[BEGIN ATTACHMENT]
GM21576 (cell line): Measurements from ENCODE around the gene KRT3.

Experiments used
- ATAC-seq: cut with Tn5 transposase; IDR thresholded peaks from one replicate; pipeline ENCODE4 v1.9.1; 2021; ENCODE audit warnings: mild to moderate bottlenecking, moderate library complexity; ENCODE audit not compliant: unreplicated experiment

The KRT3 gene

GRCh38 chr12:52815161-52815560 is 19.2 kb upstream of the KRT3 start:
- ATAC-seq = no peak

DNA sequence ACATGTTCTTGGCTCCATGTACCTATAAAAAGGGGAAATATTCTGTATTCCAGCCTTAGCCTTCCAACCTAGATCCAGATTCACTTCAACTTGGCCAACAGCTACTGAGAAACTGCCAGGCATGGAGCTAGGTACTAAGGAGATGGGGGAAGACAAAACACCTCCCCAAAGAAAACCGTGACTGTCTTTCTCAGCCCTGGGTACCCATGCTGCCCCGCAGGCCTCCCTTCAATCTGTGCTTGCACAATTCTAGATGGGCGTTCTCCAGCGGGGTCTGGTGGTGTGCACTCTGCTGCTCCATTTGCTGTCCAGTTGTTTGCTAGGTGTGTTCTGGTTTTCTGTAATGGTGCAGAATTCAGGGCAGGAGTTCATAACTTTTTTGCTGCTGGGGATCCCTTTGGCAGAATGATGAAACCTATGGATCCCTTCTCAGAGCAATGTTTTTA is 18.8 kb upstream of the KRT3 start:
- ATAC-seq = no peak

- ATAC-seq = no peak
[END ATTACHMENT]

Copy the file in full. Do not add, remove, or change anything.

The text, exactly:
GM21576 (cell line): Measurements from ENCODE around the gene KRT3.

Experiments used
- ATAC-seq: cut with Tn5 transposase; IDR thresholded peaks from one replicate; pipeline ENCODE4 v1.9.1; 2021; ENCODE audit warnings: mild to moderate bottlenecking, moderate library complexity; ENCODE audit not compliant: unreplicated experiment

The KRT3 gene

GRCh38 chr12:52815161-52815560 is 19.2 kb upstream of the KRT3 start:
- ATAC-seq = no peak

DNA sequence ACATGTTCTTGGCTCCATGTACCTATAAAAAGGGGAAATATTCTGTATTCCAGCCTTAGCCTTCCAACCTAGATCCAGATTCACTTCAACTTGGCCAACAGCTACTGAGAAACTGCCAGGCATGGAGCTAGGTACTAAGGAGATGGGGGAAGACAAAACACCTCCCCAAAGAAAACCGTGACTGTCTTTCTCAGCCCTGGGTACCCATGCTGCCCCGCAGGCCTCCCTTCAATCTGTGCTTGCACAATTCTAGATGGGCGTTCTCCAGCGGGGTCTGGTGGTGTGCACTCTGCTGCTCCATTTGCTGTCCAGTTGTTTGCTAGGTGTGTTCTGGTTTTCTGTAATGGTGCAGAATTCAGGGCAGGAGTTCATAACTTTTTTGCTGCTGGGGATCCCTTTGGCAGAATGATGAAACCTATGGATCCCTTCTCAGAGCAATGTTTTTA is 18.8 kb upstream of the KRT3 start:
- ATAC-seq = no peak

- ATAC-seq = no peak